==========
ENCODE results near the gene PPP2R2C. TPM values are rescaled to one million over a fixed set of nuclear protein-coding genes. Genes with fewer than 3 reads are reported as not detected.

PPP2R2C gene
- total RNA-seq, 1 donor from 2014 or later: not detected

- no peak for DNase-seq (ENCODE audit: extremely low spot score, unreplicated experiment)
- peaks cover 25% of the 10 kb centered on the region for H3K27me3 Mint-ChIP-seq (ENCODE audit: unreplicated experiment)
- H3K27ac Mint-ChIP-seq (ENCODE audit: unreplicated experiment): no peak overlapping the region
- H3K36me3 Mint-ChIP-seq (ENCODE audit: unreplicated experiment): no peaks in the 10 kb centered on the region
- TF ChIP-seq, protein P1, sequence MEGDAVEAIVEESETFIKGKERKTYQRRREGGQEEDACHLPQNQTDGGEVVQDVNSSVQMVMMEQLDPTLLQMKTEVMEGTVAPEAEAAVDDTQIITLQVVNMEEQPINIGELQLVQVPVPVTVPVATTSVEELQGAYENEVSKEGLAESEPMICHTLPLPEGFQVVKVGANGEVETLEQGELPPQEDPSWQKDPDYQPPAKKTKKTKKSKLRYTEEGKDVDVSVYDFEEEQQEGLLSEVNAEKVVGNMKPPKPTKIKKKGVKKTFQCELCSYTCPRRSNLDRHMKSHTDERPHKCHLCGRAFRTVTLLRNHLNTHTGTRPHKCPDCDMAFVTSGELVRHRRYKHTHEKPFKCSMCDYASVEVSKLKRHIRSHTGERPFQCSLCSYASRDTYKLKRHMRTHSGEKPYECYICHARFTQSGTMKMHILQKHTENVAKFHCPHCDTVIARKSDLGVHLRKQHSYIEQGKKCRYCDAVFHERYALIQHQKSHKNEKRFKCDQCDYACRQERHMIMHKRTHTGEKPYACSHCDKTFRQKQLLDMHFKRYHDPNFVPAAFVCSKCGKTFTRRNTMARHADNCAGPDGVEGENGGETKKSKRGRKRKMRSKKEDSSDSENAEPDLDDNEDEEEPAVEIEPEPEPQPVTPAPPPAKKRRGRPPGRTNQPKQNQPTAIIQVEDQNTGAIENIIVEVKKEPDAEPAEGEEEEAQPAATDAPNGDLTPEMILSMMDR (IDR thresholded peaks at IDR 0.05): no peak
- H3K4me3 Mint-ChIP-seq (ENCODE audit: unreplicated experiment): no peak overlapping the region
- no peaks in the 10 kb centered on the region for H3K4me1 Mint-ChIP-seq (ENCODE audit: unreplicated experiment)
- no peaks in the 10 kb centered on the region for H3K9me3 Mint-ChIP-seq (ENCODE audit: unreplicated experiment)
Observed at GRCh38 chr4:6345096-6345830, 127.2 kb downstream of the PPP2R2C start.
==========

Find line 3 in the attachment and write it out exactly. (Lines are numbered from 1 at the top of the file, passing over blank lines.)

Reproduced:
- total RNA-seq, 1 donor from 2014 or later: not detected